From the house of bondage in Boston wherein we are made captives by the wills of men, although made free by the Son, (John 8, 36).
In which we quietly rest, this 16th of the 5th month, 1658.
LAWRENCE SOUTHICK, JOSIAH SOUTHICK, CASSANDRA SOUTHICK, SAMUEL SHATTOCK, JOSHUA BUFFUM."
The first victims to this severe law were Lawrence and Cassandra Southick, their son Josiah, Samuel Shattock, Nicholas Phelps and Joshua Buffum. They were called before the court 11th of 3rd mo., 1659, and on their trial (such as it was), the same arbitrary spirit of tyranny appeared in their manner of executing as in passing their laws. The prisoners making a rational objection to their proceeding against them by their law as being in custody when it was made, and therefore as to them an ex post facto law. To their query whether it was for an offence against that law which then had no existence, they were committed to prison and banished, they received no reply; then one of them desired the governor that he would be pleased to declare before the people the real and true cause of their proceedings against them.
He answered, it was for contemning authority in not coming to the ordinances of God. He further charged them with rebelling against the authority of the country in not departing according to their order; to which they answered they had no other place to go, but had their wives, children, families and estates to look after; nor had they done anything worthy of death, banishment or bonds, or any of the hardships or ignominious punishments which they had suffered in their persons, beside the loss of one hundred pound's worth of their property taken from them for meeting together. This remonstrance of their recent accumulated injuries silencing the Governor, Major General Denison made this unanswerable reply, that they stood against the authority of the country in not submitting to their laws, that he should not go about to speak much of the error of their judgements but added he, you and we are not able well to live together, at present the power is in our hand, and therefore the strongest must fend off.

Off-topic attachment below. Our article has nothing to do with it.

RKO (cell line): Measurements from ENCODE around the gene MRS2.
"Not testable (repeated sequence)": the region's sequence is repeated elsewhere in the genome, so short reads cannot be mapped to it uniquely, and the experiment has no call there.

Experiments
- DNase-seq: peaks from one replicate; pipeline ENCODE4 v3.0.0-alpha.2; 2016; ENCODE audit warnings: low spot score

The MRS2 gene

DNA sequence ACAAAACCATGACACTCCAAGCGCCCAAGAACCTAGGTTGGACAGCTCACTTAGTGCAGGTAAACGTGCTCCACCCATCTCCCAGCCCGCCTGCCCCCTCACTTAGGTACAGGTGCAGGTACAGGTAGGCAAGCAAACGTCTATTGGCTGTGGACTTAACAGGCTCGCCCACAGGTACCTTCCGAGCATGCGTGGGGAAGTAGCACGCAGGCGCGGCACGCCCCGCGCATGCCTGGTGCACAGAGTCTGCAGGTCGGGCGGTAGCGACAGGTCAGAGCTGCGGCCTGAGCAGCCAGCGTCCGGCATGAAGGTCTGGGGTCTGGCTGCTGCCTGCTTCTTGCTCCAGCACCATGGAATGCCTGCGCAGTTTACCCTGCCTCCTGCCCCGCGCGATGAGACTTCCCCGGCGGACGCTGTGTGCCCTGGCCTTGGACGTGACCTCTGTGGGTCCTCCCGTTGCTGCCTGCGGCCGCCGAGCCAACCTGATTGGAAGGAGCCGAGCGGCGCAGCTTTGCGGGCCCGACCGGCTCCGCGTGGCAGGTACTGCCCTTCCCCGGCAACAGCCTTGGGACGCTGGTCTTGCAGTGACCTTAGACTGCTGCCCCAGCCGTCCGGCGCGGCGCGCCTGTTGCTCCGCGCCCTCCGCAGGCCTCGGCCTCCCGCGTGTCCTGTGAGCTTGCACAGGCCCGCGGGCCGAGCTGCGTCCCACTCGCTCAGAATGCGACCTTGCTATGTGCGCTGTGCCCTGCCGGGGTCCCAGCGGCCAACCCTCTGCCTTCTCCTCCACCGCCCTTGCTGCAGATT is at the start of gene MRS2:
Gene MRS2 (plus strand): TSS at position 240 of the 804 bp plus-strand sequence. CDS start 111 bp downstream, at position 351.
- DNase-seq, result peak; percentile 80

After this the prisoners were put forth for a while, and being called in again, the sentence of banishment was pronounced against them, and no more than a fortnight's time allowed for them to depart on pain of death; and although they desired a respite to attend to their affairs and till an opportunity of a convenient passage to England might occur, the unrelenting malice of their persecutors would not grant them even this small and reasonable request; so Samuel Shattock, Nicholas Phelps, and Josiah Southick were obliged to take an opportunity that offered four days after, to pass for England by Barbadoes, in order to seek redress from the parliament and council of state there, but without success.
for them to Barbadoes for sale, but could find none willing to take them thither. One master of a ship to whom he applied, in order to evade a compliance, pretended they would spoil the ship's company. Butler replied, no, you do not fear that, for they are poor harmless creatures that will not hurt anybody. The master rejoined, will you then offer to make slaves of such harmless creatures? and declined the invidious office of transporting them, as well as the rest. Disappointed in his designs and at a loss how to dispose of them, the winter approaching, he sent them home to shift for themselves till he could find a convenient opportunity to send them away.
Is it strange that
a few people became excited unto insanity, after such terrible outrages
upon themselves? friends, as to appear naked in public; rather is it not
a wonder that more were not made insane? "